(Photo: flickr)

I started a countdown.

One month, thirteen days, fourteen hours, 56 minutes, and 43 seconds until the last bell rings on the last day of school. Don’t judge me just yet. I started this countdown for a number of reasons:

To keep tabs on how long I have before my cash flow dries up (July and August are not fun when you are on that 10-month pay schedule!)

To find a summer internship or a permanent job (in case I decide to make year two my last in the classroom).

To assuage my frustration when I feel like my students and I are not on the same page, and, of course, to cherish their last months as high school juniors.

To be conscious of how much time I have to spend with my folks in the 2012 Miami-Dade corps before we go our separate ways.

Even this close to the end of the school year, I am still wavering about what to do next fall.

Annie O’Brien (Los Angeles ’09)

I’ve been around the education world – working as a teacher, a teacher mentor, and most recently, as a principal at Oak Park Preparatory Academy in Sacramento, California. No matter my school or title, I’ve seen one thing remain constant: teachers do not get the recognition they deserve. This needs to change, and the time is now.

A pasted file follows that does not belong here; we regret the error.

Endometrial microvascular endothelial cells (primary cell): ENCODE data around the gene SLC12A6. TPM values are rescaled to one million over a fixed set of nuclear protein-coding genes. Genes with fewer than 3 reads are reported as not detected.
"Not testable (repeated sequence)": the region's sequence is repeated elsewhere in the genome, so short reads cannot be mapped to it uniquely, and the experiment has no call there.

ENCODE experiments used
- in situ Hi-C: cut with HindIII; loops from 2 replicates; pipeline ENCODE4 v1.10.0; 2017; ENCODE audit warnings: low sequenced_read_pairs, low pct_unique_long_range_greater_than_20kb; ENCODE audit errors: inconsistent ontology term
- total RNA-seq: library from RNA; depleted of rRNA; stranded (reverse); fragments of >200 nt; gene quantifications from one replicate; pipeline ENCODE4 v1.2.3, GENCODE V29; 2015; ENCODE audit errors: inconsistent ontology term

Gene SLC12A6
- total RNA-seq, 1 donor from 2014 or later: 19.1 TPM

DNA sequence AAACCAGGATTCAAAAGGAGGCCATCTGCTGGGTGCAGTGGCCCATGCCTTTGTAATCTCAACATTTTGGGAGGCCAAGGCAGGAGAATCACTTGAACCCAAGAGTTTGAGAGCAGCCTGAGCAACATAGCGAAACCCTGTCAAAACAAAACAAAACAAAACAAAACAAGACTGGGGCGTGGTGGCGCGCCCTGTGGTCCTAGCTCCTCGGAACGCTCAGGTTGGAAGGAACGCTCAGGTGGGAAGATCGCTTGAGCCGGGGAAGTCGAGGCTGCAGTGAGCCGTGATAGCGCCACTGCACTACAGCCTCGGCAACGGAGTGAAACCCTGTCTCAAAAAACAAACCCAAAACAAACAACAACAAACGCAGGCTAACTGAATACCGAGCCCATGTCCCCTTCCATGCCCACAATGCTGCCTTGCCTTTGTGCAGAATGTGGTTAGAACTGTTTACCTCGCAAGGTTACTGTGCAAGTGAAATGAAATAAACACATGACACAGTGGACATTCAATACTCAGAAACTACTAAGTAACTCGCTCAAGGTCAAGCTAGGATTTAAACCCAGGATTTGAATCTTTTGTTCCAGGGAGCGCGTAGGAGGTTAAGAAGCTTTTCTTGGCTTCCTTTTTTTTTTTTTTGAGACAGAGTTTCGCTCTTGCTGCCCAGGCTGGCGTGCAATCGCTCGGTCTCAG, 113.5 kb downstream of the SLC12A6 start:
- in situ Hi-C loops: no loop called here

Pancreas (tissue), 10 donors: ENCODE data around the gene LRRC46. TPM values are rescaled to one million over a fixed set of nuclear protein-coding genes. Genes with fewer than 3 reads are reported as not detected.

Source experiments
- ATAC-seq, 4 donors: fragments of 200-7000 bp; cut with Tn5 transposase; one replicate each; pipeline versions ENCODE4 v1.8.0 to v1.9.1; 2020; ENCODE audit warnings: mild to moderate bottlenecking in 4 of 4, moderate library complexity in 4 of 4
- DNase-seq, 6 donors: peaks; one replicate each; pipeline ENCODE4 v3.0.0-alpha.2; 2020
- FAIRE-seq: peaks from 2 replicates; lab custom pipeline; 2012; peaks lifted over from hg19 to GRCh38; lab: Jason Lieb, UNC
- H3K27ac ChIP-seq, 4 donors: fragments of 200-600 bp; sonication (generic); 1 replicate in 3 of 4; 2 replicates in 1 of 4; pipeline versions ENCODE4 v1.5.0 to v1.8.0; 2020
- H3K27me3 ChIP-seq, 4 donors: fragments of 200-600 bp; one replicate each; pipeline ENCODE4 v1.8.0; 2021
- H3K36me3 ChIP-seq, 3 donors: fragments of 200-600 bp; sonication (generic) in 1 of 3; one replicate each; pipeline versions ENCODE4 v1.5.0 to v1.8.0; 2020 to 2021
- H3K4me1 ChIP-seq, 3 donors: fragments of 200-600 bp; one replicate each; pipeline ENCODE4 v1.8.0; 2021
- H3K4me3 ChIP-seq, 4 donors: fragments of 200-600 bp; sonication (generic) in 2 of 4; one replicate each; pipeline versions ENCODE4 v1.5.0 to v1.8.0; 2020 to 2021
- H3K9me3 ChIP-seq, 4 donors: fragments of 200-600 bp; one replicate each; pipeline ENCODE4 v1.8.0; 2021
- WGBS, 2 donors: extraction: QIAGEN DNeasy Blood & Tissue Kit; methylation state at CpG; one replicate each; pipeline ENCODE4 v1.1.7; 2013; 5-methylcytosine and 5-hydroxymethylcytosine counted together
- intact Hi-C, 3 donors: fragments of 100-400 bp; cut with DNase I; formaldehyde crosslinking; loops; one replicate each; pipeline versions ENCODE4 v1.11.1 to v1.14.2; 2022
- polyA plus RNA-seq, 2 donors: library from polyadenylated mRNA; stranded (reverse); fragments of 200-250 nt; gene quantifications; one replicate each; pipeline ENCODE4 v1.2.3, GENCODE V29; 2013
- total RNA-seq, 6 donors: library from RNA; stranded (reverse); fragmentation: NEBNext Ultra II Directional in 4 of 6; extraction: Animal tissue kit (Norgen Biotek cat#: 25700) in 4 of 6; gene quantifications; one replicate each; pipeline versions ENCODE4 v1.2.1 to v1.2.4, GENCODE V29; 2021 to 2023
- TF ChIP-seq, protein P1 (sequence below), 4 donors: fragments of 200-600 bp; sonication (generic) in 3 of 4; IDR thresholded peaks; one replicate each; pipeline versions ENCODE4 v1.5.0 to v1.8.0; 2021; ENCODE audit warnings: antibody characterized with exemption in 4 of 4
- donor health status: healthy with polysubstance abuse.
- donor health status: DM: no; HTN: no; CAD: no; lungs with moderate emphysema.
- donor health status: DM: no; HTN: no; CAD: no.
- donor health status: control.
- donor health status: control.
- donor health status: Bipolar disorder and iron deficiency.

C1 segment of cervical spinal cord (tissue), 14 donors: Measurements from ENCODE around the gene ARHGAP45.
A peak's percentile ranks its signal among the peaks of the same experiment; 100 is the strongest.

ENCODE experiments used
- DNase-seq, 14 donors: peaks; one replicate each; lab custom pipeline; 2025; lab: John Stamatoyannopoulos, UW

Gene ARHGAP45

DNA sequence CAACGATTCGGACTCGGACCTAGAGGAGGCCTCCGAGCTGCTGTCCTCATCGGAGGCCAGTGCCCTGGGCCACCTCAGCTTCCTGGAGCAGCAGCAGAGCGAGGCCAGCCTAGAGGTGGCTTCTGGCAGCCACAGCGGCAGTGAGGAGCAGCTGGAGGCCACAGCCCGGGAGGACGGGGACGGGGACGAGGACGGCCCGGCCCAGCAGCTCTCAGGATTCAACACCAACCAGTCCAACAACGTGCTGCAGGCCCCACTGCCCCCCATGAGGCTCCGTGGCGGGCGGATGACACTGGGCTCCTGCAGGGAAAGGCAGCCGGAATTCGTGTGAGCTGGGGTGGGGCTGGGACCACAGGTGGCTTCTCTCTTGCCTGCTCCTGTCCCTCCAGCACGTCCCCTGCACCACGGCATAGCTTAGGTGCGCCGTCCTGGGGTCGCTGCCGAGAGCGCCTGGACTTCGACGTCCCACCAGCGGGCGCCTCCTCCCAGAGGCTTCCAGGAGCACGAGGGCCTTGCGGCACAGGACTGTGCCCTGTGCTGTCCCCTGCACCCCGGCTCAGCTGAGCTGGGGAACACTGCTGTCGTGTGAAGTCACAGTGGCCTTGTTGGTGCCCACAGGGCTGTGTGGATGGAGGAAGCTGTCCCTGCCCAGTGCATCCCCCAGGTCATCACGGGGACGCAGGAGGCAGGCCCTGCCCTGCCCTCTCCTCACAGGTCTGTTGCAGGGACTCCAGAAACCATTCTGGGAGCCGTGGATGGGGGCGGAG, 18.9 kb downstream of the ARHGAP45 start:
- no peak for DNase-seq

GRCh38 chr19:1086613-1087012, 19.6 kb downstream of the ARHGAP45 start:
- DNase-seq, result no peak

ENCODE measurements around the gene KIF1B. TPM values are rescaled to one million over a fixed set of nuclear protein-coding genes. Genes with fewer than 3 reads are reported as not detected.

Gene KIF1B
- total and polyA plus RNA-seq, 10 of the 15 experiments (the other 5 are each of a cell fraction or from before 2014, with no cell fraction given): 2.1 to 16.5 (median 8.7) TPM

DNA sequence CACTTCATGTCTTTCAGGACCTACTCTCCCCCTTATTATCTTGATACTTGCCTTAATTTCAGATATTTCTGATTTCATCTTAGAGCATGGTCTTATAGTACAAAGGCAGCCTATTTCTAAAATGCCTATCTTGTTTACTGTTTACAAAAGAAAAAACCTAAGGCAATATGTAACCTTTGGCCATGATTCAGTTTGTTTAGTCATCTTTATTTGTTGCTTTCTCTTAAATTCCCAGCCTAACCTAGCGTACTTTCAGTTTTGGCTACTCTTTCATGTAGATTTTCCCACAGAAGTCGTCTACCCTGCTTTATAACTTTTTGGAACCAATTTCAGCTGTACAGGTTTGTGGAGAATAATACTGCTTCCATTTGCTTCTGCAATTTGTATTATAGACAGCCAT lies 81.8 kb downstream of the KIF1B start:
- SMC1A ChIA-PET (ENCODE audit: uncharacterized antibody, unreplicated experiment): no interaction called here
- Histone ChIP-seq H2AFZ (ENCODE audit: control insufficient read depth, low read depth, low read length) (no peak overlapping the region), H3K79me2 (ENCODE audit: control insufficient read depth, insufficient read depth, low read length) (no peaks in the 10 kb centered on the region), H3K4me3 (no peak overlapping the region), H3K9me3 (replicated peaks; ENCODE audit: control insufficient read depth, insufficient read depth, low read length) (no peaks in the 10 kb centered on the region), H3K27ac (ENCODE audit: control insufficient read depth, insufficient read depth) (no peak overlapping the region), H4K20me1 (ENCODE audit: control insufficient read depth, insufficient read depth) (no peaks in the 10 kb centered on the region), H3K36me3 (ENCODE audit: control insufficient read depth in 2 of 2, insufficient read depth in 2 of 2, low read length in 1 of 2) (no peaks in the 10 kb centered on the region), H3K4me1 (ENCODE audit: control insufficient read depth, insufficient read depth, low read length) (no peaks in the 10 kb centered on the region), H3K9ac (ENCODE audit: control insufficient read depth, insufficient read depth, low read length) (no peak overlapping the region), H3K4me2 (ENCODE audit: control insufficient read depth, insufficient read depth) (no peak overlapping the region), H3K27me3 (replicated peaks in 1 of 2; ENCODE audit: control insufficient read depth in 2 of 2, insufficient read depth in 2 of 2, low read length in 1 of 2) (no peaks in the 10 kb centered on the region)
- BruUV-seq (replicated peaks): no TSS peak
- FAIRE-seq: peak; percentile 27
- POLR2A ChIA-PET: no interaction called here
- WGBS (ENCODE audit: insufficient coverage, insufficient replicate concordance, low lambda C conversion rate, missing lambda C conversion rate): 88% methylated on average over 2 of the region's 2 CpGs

Let’s join together this Teacher Appreciation Week (May 5-9, 2014) to celebrate all the incredible, hard-working teachers shaping our kids’ futures and preparing the next great minds to change the world. Wonderful teachers exist everywhere. From a dad teaching his son to tie his shoes, to a biology teacher setting up the day’s lab, to a weekend karate coach reviewing board breaking –take a moment to thank your #besteacherever.

Shout out your favorite educators using the hashtag #bestteacherever on Twitter, Instagram, Facebook, or this dedicated site. Teach For America will compile your messages to form the world’s biggest thank-you card to teachers.

I’d be remiss if I didn’t highlight the hardworking and dedicated Oak Park staff, whom I have the honor and privilege to work alongside every day. You all touch many more lives than just the students you teach – you impact families and our community, and it goes without saying that I couldn’t do my job without you.

This graduation season, our nation celebrates a special milestone: more Americans are completing high school than ever before! The high school graduation rate has risen to 80% and is expected to reach 90% in the next five years. Experts say this increase is a result of gains among the nation's African American and Hispanic populations.

The rapid expansion of charter schools has led to increased tension between charter school supporters and opponents. Because some charter schools are housed in the same buildings as state public schools, opponents argue that charter schools unfairly impinge on the already limited resources and space of traditional schools.